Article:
Cotija cheese, rich and crumbly, can make any dish taste better, but when you’re pregnant, you look at everything on your plate even more closely. Is this popular Mexican cheese snack safe for pregnant women, or does it have secret dangers? There are as many different dos and don’ts for pregnant women as there are kinds of cheese.
In this article, we’ll figure out what’s so mysterious about Cotija cheese by looking at its safety profile and nutritional benefits for pregnant women trying to get through their complicated journey. Let’s dig in!
Can You Eat Cotija Cheese While Pregnant?
Yes, you can eat Cotija cheese while you’re pregnant, as long as it’s made with milk that has been processed.
Pasteurization is a process that kills germs that are bad for pregnant women. Always check the package to ensure it’s been pasteurized; if you need more time, talk to a doctor or nurse. Cheeses, including Cotija, are also high in salt, so it’s best to eat them in moderation.
What is Cotija Cheese?
Cotija cheese is a crumbly, hard Mexican cheese mainly made from cow’s milk. It is called Cotija, after a town in the Mexican state of Michoacán.
Cotija cheese is aged and has a strong, salty taste, which makes it perfect for grating or crumbling over dishes like tacos, salads, beans, and more. It has a similar feel to Parmesan cheese but has a taste that is all its own. People often call it the “Parmesan of Mexico“.
General Guidelines for Consuming Cheese During Pregnancy
When pregnant, you must be cautious about which cheeses you consume due to the risk of bacteria that can harm the baby. Here’s a simple guide:
- Avoid Soft Cheeses: Steer clear of soft, unpasteurized cheeses like brie, camembert, and blue-veined varieties, as they can harbor harmful bacteria like listeria.
- Choose Pasteurized: Always opt for cheeses made from pasteurized milk. Pasteurization is a process that kills harmful bacteria.
- Hard Cheeses are Safe: Cheeses like cheddar, parmesan, and Swiss are generally safe because their low moisture content makes them less likely to harbor bacteria.
- Cottage and Cream Cheese: These are also safe, provided they’re made from pasteurized milk.
- Cooked Cheeses: Heating cheese until steaming or melting can kill off harmful bacteria, making it safer to eat.
- Read Labels: Always check cheese labels for pasteurization information.
Benefits of Eating Cotija Cheese While Pregnant
Cotija cheese, often hailed as Mexico’s answer to Parmesan, isn’t just a delicious dish addition. For expecting mothers, it can also offer a range of benefits:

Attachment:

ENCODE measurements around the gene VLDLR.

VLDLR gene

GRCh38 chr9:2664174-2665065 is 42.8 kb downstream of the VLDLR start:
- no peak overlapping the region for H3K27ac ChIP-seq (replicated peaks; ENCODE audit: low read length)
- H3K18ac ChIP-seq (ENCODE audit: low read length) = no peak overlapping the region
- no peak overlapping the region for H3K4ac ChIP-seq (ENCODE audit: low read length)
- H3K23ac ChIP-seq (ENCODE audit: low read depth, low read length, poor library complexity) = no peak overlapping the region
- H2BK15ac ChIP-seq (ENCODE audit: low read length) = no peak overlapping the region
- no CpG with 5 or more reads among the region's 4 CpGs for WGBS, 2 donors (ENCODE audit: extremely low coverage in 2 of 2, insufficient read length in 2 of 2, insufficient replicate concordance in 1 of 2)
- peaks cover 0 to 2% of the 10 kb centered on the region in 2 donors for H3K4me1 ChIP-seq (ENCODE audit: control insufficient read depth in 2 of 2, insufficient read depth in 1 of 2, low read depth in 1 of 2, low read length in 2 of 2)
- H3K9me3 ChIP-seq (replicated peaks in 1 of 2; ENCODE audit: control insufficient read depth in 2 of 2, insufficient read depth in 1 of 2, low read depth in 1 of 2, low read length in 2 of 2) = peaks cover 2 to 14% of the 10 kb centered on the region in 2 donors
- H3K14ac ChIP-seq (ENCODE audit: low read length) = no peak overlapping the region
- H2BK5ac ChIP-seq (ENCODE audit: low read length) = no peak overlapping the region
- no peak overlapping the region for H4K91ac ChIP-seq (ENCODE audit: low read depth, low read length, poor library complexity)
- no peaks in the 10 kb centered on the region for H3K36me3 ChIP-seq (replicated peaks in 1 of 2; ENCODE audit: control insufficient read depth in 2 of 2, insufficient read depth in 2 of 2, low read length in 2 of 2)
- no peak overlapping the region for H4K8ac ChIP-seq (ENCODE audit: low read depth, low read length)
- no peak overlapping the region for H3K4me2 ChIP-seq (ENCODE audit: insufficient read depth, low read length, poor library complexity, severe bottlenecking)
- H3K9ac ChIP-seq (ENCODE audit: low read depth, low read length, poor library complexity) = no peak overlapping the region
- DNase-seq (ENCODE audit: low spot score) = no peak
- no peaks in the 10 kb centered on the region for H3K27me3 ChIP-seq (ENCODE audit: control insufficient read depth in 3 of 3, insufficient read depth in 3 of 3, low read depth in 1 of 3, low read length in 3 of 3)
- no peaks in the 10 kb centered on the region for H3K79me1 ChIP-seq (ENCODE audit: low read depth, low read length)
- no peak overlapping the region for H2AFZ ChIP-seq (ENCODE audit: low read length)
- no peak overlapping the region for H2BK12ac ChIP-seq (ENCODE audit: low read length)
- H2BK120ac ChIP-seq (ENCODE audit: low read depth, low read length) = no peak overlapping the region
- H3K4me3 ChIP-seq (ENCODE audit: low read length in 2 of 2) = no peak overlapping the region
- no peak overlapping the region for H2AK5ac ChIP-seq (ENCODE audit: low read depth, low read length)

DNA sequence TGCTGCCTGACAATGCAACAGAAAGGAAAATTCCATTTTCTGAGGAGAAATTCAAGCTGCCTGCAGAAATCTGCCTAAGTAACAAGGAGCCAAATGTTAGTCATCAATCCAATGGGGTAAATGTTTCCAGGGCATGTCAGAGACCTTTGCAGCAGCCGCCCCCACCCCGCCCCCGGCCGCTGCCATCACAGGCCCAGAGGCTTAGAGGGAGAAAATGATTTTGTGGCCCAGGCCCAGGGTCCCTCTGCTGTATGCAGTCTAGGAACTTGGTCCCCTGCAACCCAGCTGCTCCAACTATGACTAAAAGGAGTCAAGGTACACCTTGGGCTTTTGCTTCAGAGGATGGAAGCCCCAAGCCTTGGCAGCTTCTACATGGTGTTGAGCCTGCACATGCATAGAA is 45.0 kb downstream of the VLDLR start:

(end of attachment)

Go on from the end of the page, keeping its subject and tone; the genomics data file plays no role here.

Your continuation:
- Calcium Boost: Cotija cheese is a good source of calcium, essential for developing your baby’s bones and teeth.
- Protein Source: Protein aids in the growth of fetal tissue, including the brain. Cotija provides a decent amount of this vital nutrient.
- Rich in Phosphorus: This mineral works hand in hand with calcium to strengthen bones and teeth.
- Vitamin B12: Found in Cotija cheese, B12 supports the nervous system and aids in preventing specific congenital disabilities.
- Fats for Brain Development: The fats in cheese are beneficial for the developing brain and eyes of the fetus.
- Satiety: The protein and fats in Cotija cheese can help you feel full, potentially aiding in maintaining a healthy pregnancy weight.
Tips for Consuming Cotija Cheese Safely During Pregnancy
Cotija cheese offers delightful flavors, but when you’re expecting, safety comes first. Here’s how to enjoy this cheese without any worries:
Tip #1: Check Pasteurization
Always ensure that the Cotija cheese you’re purchasing is made from pasteurized milk, eliminating harmful bacteria.
Tip #2: Avoid Cross-Contamination
Store your Cotija cheese separately from raw meats or seafood to prevent cross-contamination.
Tip #3: Consume Freshly Opened Cheese
Once you’ve opened a packet of cheese, try to consume it within a few days to ensure its freshness.
Tip #4: Store Properly
To maintain quality, keep Cotija cheese in the refrigerator, well-wrapped, or in an airtight container.
Tip #5: Avoid Moldy Portions
If you see any mold or off-putting smells, it’s best to discard that portion or the entire cheese if unsure.
Tip #6: Limit Intake
While Cotija cheese is nutritious, it’s also high in salt. It’s good to consume it in moderation to avoid excessive sodium intake.
Tip #7: Consult with a Nutritionist
If in doubt, always check with a healthcare professional or nutritionist about including Cotija cheese in your pregnancy diet.
Is all Cotija cheese pasteurized?
Not necessarily. Always check the label or ask the producer.
How can I tell if my cheese is contaminated with Listeria?
It’s difficult to tell just by looking or tasting. Always ensure you’re buying from a reputable source and that the cheese is stored properly.
Are there any other cheeses I should avoid during pregnancy?
Yes, certain soft cheeses, especially those made from unpasteurized milk, should be avoided. Examples include Brie, Camembert, and blue-veined cheeses.
Here’s a great video that shows you how to make cotija cheese at home.
You can eat Cotija cheese if it is made from milk that has been processed.
This Mexican treat contains good nutrients for pregnant women, like calcium and vitamin B12. But like all foods during pregnancy, it’s essential to eat it in moderation, pay attention to how much salt it has, and always put safety first by storing and treating it the right way. Cotija cheese can be a tasty and healthy part of a pregnant woman’s diet if these things are considered.
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